[Lingtyp] Affectionate or sympathy marking

Åshild Næss ashild.nass at iln.uio.no
Mon Jan 16 10:05:39 UTC 2023

Well, this is extremely interesting, thanks everyone!  Äiwoo (Oceanic) has a form which I've not got around to thinking about much, but which clearly has this kind of function. It's person-marked, so it's technically either a verb or a directly possessed noun, I guess, though I’m not sure from my limited examples how best to categorise it. When directed at someone, it always (although my examples are few) seems to take 1+2MIN ('you and I') marking, and was variously translated by my consultant as either 'my dear' or 'poor you', so indicating either affection or sympathy: gonyibe-ji, where -ji is the 1+2MIN suffix. Then there are some 3MIN and 3AUG forms: gonyibä 'poor man/woman', gonyibäi 'poor people', and a single example with 1+2AUG marking gonyibe-de which was translated as 'we're very sorry' (in the context of a narrative involving a young child dying). It also seems to be possible to use it as a general exclamation: gonyibee (for which I’m not sure of the morphological structure) was translated as ‘Oh my goodness’. No clues whatsoever as to the etymology …

Something to think more about, thanks for drawing my attention to this!



Fra: Lingtyp <lingtyp-bounces at listserv.linguistlist.org> På vegne av Guillaume Jacques
Sendt: søndag 15. januar 2023 17:58
Til: Maia Ponsonnet <maia.ponsonnet at uwa.edu.au>
Kopi: lingtyp at listserv.linguistlist.org
Emne: Re: [Lingtyp] Affectionate or sympathy marking

Dear Christian et al,

Another example: the Sepik language Awtuw has a suffix -yaen which Feldman (1986:66) calls "emotive", and which is used "when the speaker wants to elicit sympathy for the referent of the suffixed pronoun".


Le dim. 15 janv. 2023 à 09:08, Maia Ponsonnet <maia.ponsonnet at uwa.edu.au<mailto:maia.ponsonnet at uwa.edu.au>> a écrit :
Hi Christian, and others,

Thank you so much for prompting this thread, and thanks for all the answers  - very relevant to me too!

I ended up archiving the contents (I obviously won't use them without explicit authorization). I've attached what I retrieved in case this is helpful.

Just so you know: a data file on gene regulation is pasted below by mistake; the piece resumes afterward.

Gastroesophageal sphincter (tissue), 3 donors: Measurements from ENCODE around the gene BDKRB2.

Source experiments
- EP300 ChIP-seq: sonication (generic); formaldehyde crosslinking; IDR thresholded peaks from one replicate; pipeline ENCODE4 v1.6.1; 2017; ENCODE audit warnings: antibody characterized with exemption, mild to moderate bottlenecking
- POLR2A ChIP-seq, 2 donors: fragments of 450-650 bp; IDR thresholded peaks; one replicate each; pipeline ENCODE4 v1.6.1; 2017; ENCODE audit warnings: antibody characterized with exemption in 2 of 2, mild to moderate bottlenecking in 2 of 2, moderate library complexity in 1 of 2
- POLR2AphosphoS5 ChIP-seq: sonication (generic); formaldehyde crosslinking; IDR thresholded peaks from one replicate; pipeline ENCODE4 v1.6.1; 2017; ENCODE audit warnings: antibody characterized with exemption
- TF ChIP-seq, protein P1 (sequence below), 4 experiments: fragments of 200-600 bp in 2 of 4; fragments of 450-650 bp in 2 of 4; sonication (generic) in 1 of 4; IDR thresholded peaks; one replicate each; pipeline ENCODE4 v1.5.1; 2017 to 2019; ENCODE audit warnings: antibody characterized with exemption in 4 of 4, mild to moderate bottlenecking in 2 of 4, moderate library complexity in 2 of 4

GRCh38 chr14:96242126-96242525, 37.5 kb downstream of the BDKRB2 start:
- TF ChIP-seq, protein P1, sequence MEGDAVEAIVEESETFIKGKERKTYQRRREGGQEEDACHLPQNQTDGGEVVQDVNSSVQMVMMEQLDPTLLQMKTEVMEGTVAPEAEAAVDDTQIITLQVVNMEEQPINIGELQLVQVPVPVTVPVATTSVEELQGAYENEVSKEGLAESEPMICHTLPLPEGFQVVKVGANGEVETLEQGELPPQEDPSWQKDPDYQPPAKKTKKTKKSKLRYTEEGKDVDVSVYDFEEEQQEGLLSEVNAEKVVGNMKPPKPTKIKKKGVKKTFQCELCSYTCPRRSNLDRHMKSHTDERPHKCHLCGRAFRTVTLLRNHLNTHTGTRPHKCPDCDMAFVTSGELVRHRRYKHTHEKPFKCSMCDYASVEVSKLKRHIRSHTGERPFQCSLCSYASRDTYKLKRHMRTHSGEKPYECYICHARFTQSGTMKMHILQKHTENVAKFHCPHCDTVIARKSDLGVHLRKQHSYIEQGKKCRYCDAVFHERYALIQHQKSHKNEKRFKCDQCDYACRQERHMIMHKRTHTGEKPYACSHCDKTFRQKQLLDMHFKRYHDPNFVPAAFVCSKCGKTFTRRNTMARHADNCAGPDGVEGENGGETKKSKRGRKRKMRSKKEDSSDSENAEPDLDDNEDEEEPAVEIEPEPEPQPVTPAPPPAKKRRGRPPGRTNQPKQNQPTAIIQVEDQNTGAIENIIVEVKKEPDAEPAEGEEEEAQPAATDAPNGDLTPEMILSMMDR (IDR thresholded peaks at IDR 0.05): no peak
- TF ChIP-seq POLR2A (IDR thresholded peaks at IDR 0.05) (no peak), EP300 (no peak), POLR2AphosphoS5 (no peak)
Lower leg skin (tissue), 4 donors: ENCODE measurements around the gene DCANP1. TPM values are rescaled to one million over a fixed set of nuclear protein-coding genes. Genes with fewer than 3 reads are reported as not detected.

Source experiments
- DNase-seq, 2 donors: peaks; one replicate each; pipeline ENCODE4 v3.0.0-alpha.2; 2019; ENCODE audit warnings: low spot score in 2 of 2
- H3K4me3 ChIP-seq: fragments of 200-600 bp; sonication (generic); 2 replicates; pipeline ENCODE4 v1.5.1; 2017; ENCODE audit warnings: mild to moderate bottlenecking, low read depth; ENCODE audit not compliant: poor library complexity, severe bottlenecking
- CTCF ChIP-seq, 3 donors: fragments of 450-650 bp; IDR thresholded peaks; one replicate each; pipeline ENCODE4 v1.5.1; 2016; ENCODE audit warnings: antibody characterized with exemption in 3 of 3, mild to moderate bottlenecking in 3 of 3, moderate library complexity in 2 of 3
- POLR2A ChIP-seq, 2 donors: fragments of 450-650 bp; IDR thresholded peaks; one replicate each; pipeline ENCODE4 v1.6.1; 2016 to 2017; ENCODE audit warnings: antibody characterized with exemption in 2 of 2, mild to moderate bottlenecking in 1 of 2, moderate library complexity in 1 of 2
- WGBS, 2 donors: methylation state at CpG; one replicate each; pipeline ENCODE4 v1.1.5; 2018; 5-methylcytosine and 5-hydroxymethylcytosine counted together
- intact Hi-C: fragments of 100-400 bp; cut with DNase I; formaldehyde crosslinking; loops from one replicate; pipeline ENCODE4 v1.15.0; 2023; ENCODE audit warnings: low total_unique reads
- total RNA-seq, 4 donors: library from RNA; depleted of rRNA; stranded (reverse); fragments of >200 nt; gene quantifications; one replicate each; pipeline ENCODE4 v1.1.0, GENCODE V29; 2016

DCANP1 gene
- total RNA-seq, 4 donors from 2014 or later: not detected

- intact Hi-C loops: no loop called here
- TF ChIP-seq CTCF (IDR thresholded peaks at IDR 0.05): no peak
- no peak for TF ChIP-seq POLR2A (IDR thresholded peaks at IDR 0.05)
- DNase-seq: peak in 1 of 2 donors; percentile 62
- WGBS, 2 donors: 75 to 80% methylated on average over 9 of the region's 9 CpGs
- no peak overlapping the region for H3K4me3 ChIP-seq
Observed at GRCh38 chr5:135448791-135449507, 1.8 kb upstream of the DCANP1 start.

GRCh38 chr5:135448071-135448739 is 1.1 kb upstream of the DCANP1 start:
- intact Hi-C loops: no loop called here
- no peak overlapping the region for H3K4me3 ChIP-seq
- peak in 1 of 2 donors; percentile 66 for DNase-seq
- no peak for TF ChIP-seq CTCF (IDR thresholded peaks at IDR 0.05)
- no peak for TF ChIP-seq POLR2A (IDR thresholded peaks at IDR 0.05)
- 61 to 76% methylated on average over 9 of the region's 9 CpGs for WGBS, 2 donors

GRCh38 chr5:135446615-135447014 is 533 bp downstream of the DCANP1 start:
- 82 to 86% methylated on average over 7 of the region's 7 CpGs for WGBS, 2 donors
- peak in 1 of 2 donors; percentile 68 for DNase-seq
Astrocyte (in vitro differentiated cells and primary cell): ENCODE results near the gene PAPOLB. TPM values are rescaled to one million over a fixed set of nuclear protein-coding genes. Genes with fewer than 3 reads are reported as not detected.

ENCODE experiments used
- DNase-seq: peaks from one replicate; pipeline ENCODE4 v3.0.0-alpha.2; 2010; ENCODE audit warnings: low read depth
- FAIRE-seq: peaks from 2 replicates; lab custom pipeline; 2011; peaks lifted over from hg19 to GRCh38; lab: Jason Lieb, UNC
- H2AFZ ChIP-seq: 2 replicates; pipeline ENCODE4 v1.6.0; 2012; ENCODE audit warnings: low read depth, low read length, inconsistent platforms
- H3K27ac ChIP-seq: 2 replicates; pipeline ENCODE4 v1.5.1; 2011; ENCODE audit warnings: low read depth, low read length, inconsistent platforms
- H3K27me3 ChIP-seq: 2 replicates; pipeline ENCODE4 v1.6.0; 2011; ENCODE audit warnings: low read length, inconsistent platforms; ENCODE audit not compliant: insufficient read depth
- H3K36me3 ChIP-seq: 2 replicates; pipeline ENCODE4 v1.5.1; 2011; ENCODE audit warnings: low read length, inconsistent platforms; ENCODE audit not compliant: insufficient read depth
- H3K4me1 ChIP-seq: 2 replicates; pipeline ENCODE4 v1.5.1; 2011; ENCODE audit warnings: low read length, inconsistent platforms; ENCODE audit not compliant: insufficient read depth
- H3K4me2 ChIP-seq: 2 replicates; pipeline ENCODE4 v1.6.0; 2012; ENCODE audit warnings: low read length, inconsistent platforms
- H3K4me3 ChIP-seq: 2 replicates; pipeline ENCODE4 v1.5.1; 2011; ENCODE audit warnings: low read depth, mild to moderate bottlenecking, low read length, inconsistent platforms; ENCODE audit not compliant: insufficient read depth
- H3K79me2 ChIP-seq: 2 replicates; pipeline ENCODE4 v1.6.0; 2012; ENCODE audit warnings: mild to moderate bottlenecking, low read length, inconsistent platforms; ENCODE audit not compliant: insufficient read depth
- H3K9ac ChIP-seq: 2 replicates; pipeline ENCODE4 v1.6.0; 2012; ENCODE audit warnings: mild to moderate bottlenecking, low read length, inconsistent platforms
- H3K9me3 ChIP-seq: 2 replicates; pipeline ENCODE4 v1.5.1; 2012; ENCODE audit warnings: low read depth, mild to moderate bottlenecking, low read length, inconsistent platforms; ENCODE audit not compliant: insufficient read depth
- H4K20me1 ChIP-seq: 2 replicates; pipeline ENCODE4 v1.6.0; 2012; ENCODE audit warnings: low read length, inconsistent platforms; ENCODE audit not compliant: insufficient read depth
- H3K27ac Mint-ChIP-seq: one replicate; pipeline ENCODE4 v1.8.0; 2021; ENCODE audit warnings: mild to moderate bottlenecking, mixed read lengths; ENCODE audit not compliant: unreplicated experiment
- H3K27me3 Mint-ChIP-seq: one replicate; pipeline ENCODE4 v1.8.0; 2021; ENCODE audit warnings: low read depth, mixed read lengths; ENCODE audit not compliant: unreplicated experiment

Since the thread hinted at the link between interjections and evaluative morphology, and has mentioned Australian languages, I'm attaching two more publications:

Ponsonnet, Maïa. In press. Interjections, in Bowern,C. ed., Oxford Guide to Australian languages. Oxford: Oxford University Press.
(Section 5 on expressive interjections has something on compassion.

Ponsonnet, Maïa. 2018. Do linguistic properties influence expressive potential? The case of two Australian diminutives (Gunwinyguan family). Anthropological Linguistics 60(2):157-190.
(Which compares the Dalabon diminutive clitic =wurd with the Rembarrnga diminutive suffix / interjection (-)kanja(ng)h. The morphonological status of the items is is focus.)

And you can also look at references to compassionate interjections in Dalabon in Ponsonnet 2014 and and in Kriol in Ponsonnet 2020 here:



Sorry to inundate you with publications, but please do not hesitate to ask specific questions  - this is very close to my own interests.

Cheers and kind regards to you and every one,


Maïa Ponsonnet

Chargée de Recherche HDR @ CNRS Dynamique Du Langage

14, avenue Berthelot, 69007 Lyon, FRANCE  -- +33 4 72 72 65 46

Adjunct @ University of Western Australia

+ + + + +

Co-rédactrice en chef du Journal de la Société des Océanistes


De : Lingtyp <lingtyp-bounces at listserv.linguistlist.org<mailto:lingtyp-bounces at listserv.linguistlist.org>> de la part de Christian Döhler <christian.doehler at posteo.de<mailto:christian.doehler at posteo.de>>
Envoyé : jeudi 12 janvier 2023 11:10
À : lingtyp at listserv.linguistlist.org<mailto:lingtyp at listserv.linguistlist.org>
Objet : [Lingtyp] Affectionate or sympathy marking

Dear colleagues,

I am looking for publications that address the difference between (1) and (2). In (2), the English adjective poor is used to signal the speaker's sympathy or affection towards the dog.

  1.  The dog is waiting for its owner.
  2.  The poor dog is waiting for its owner.
While English (and my native German) does this by extending the meaning of the adjective poor (and arm in German), other languages have special words with only that meaning. For example, Komnzo bana is a postposed adjective that only conveys sympathy.

    ni bananzo namnzr karen.
    ni           bana=nzo        na\m/nzr                       kar=en
    1NSG    SYMP=only     1PL:NPST:IPFV/stay    village=LOC
    'Only we poor guys stay behind in the village' (subtext: 'while the others are going to the celebration in the neighbouring village')
    (NSG = non-singular, SYMP = sympathy marker, NPST = nonpast)

Yet other languages seem to have special verb morphology for this. Van Tongeren describes this for Suki (her PhD grammar will probably be available later this year).

Pointers to more examples and publications of this are most welcome. I was googling this with keywords like "sympathy", "empathy", "affection", but with not much luck. So there might be a whole literature on this phenomenon under different terminology. If that's the case, then please excuse my ignorance.

Very Best,


Dr. Christian Döhler

Leibniz-Zentrum Allgemeine Sprachwissenschaft (ZAS)

Schützenstraße 18

10117 Berlin

Raum: 445

Tel.: +49 30 20192 412

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Guillaume Jacques

Directeur de recherches
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